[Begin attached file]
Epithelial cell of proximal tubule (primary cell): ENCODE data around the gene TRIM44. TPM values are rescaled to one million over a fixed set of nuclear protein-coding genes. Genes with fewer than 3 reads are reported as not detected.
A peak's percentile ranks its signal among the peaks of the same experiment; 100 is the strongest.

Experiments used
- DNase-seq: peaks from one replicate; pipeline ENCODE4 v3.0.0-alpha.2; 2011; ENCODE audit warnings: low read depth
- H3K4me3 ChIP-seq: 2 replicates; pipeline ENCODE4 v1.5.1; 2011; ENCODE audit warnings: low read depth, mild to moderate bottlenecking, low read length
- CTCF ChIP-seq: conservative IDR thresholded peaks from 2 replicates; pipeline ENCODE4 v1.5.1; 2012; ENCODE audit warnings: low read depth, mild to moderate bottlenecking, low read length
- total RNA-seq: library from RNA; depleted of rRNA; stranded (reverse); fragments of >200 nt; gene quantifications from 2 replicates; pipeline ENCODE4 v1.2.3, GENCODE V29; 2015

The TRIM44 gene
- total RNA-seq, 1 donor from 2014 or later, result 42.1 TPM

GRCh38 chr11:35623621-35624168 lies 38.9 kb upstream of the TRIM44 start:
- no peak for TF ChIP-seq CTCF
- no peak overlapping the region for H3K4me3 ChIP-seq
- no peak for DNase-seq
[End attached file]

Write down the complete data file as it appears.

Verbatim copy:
Epithelial cell of proximal tubule (primary cell): ENCODE data around the gene TRIM44. TPM values are rescaled to one million over a fixed set of nuclear protein-coding genes. Genes with fewer than 3 reads are reported as not detected.
A peak's percentile ranks its signal among the peaks of the same experiment; 100 is the strongest.

Experiments used
- DNase-seq: peaks from one replicate; pipeline ENCODE4 v3.0.0-alpha.2; 2011; ENCODE audit warnings: low read depth
- H3K4me3 ChIP-seq: 2 replicates; pipeline ENCODE4 v1.5.1; 2011; ENCODE audit warnings: low read depth, mild to moderate bottlenecking, low read length
- CTCF ChIP-seq: conservative IDR thresholded peaks from 2 replicates; pipeline ENCODE4 v1.5.1; 2012; ENCODE audit warnings: low read depth, mild to moderate bottlenecking, low read length
- total RNA-seq: library from RNA; depleted of rRNA; stranded (reverse); fragments of >200 nt; gene quantifications from 2 replicates; pipeline ENCODE4 v1.2.3, GENCODE V29; 2015

The TRIM44 gene
- total RNA-seq, 1 donor from 2014 or later, result 42.1 TPM

GRCh38 chr11:35623621-35624168 lies 38.9 kb upstream of the TRIM44 start:
- no peak for TF ChIP-seq CTCF
- no peak overlapping the region for H3K4me3 ChIP-seq
- no peak for DNase-seq